It’s high time we dispel once and for all the absurd myth that Ronald Reagan was somehow for deregulation.
Statistically speaking, the size of bureaucracy, in terms of sheer civilian manpower, increased dramatically under Reagan, so that by the time he was finished, there were well over 200,000 more government workers than in 1980, when he took office.
In fact, the size of government under Ronald Reagan grew astronomically in virtually every way. To wit:
At the end of the first quarter of 1988, government spending had increased to 28.7 percent of the national income (“national income” refers to the private money generated by the hard-working citizens of this country). To put that into better perspective, this figure is even higher than Jimmy Carter’s outrageous numbers: in his final year as president, Carter maxed out at staggering 27.9 percent. Indeed, both Gerald Ford and Jimmy Carter cut government spending far more efficiently than Ronald Reagan. Here are some of those numbers, which don’t lie:
Under Reagan, Social Security spending went from 179 billion in 1981 to 269 billion.
Farm programs skyrocketed: 21 billion to 51 billion.
Medicare jumped from 43 billion in 1981 to 80 billion in 1987.
During the Reagan era, federal entitlements alone rose from 197 billion to 477 billion.
Reagan promised the people that he would “abolish” the Department of Energy and the Department of Education. He did no such thing. On the contrary, these budgets more than doubled under Reagan. In his own words: “We’re not attempting to cut either spending or taxing levels below that which we presently have.”
In addition to not cutting, however, Reagan also upped the spending a few notches, thus: the Gross Federal Debt went from 900 billion to 2.7 trillion. Ford and Carter simply doubled it; Reagan tripled it.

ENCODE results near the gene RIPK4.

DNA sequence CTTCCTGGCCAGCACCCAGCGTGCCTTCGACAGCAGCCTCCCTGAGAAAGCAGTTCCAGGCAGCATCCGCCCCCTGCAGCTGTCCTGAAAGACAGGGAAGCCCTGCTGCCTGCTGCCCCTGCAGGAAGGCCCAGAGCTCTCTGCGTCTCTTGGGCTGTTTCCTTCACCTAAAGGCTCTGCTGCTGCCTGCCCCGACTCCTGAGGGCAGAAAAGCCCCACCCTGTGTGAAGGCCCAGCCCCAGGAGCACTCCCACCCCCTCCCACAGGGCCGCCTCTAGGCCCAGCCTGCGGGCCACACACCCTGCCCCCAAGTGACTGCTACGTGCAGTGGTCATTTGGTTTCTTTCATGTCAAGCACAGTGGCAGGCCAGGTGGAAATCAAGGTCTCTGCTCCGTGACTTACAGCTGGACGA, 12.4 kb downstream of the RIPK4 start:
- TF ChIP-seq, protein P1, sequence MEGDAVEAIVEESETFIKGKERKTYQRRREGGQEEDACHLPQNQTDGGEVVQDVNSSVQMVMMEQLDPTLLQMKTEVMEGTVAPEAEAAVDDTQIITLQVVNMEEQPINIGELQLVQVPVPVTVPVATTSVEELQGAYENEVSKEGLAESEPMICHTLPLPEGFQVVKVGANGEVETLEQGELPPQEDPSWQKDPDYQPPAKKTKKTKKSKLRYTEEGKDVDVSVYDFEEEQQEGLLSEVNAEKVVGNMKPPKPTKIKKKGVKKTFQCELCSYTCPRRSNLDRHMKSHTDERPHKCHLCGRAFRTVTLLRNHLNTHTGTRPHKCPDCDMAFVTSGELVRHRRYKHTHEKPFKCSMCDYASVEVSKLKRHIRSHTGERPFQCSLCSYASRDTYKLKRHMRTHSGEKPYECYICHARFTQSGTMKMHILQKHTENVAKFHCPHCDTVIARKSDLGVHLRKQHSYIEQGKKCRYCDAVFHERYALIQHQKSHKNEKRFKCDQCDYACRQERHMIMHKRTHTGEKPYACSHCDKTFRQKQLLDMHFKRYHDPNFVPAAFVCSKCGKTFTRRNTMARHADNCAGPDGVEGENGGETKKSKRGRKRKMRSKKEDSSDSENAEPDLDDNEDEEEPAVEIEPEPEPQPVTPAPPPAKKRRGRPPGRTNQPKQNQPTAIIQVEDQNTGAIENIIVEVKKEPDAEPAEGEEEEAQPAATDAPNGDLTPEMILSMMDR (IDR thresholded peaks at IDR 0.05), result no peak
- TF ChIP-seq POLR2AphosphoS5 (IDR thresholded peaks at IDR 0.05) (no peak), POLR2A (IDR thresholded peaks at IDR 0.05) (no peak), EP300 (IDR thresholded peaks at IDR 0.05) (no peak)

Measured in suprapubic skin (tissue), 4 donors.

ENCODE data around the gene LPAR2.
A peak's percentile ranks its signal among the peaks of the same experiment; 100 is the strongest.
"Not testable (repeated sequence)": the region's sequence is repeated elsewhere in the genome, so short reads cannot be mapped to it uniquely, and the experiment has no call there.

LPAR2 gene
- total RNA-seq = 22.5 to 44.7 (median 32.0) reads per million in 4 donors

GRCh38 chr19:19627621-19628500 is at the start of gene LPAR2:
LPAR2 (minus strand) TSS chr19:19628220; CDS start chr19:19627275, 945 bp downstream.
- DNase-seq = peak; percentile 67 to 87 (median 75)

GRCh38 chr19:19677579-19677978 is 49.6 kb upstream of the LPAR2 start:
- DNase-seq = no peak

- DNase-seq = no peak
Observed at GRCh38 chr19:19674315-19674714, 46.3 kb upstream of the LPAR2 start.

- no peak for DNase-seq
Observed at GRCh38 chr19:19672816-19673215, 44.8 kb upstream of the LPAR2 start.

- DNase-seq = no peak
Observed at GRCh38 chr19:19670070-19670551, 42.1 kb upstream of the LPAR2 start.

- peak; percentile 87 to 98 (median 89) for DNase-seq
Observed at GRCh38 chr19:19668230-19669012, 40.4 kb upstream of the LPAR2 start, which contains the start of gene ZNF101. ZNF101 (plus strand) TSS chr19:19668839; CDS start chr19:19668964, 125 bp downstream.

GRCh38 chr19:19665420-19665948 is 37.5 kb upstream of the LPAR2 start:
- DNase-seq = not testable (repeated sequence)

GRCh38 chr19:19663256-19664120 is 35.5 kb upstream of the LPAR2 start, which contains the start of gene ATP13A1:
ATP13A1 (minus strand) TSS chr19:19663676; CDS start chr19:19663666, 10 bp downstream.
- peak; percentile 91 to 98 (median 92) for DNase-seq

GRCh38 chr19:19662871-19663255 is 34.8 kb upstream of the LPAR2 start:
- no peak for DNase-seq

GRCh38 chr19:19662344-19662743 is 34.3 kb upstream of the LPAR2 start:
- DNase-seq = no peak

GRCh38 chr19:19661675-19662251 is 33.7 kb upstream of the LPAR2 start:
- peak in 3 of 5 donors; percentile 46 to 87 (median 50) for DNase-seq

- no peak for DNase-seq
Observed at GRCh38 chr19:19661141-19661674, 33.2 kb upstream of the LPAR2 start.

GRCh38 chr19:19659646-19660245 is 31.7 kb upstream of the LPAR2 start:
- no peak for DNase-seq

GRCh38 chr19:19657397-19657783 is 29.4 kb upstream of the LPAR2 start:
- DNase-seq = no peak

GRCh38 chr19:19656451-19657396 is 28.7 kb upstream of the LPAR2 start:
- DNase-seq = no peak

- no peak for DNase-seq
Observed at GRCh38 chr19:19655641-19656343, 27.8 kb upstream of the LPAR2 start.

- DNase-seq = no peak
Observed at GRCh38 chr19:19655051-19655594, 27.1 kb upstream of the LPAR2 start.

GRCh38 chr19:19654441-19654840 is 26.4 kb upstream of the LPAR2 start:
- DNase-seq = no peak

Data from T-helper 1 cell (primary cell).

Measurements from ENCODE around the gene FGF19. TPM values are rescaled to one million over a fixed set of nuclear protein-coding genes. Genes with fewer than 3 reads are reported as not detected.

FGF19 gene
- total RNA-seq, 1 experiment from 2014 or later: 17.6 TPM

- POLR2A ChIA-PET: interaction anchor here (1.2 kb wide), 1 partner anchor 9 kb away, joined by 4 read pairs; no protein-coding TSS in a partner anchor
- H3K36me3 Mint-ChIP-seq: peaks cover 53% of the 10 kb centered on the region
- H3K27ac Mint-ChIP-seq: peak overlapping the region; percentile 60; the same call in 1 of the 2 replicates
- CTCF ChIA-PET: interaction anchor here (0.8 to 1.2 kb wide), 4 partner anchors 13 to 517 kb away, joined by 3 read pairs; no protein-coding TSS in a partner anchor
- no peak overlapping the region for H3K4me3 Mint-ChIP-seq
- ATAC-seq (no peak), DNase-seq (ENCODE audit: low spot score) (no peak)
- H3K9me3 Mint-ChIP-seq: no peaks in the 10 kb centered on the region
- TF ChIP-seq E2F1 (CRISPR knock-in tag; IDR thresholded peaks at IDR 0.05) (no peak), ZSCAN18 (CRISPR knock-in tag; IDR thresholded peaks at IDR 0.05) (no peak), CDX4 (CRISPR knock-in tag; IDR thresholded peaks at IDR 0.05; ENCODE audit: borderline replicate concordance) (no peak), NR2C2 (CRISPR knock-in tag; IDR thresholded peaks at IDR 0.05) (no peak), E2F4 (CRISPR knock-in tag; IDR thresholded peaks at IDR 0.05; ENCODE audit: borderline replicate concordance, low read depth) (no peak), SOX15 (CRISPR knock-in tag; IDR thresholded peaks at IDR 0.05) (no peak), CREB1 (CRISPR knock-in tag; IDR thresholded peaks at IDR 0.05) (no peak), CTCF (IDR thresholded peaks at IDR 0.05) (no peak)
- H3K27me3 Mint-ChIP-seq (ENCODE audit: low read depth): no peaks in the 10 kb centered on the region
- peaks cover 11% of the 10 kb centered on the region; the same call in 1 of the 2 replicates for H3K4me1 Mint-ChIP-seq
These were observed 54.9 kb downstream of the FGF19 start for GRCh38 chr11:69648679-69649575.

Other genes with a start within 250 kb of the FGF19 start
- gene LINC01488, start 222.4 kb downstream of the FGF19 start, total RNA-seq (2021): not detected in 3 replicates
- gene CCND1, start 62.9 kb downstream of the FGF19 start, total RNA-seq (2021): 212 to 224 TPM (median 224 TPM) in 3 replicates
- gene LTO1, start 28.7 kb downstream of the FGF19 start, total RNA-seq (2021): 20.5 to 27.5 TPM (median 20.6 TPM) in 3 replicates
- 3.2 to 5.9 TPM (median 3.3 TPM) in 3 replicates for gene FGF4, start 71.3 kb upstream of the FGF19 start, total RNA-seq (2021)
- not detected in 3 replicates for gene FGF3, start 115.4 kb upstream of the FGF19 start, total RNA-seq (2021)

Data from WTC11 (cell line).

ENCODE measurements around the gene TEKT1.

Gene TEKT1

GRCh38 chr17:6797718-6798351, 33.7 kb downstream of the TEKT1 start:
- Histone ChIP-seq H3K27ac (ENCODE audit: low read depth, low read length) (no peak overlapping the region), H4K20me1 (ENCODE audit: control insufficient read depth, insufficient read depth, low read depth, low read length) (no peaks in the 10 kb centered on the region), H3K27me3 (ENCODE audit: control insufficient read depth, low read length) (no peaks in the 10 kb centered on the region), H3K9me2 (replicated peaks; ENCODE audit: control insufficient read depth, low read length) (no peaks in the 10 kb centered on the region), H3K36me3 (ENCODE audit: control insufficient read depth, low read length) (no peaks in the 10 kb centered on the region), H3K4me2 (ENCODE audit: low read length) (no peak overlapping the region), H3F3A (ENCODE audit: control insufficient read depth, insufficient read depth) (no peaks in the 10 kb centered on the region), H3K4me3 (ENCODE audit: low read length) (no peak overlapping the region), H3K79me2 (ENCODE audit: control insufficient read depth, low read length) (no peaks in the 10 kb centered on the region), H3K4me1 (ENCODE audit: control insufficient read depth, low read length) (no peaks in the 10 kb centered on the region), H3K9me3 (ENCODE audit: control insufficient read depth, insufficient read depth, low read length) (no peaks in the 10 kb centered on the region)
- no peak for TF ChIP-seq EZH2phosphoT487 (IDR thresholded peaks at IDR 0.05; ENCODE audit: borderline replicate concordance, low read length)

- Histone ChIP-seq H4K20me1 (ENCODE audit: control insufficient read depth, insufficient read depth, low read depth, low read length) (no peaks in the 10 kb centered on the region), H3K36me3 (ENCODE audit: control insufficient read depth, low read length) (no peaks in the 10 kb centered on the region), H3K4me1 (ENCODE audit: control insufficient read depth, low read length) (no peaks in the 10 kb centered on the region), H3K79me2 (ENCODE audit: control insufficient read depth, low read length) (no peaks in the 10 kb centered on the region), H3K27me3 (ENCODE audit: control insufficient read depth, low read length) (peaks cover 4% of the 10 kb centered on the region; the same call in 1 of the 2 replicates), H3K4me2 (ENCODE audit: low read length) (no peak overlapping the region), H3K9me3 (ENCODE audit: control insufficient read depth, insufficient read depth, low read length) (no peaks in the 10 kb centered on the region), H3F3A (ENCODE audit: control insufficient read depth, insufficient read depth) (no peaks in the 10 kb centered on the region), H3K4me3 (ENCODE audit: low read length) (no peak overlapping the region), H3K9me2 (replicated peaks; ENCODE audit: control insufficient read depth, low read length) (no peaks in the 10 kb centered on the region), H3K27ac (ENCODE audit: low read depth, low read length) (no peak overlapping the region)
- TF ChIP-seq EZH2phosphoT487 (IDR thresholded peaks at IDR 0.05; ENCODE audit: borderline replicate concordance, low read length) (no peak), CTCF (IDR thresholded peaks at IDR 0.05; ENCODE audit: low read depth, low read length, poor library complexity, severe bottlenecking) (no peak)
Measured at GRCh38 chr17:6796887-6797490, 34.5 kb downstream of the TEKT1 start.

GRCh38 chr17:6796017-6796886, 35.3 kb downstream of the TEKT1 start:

Spending habits (which are a better gauge of government size than are taxes) increased under Reagan’s leadership in almost every way. But in any case, Reagan hardly cut taxes: by the end of 1987, government revenues, a good indicator of taxes and tax cuts, were nearly identical to those of Carter.
Reagan’s Economic Recovery Act, so-called, was negated a year or two later by his Tax Equity and Fiscal Responsibility Act (TEFRA).
He furthermore placed a five-cent-per-gallon tax on gas.
He hiked up taxes on the trucking industry.
He succeeded in increasing the Social Security tax – to the tune of 165 billion. In terms of foreign trade, Reagan was the most mercantilistic since Herbert Hoover: import restriction doubled under Reagan, and quotas were placed on countless products.
Foreign aid went from 10 billion to 22 billion.
Reagan also supported seatbelt laws and federal airbag laws.
Reagan increased regulation of the auto industry by not opposing that monstrous thing known as Corporate Average Fuel Economy (CAFÉ).
In the final analysis, Reagan, like all the other bureaucrats, was just another interventionist. So please don’t be fooled.
If the mark of a minimal government is a government which, in Thomas Jefferson’s words, “extends only to such acts as are injurious to others” (i.e. which limits itself to protection against the initiation of force), then Reagan was about as far from that as any President ever, right or left.
That is, until now.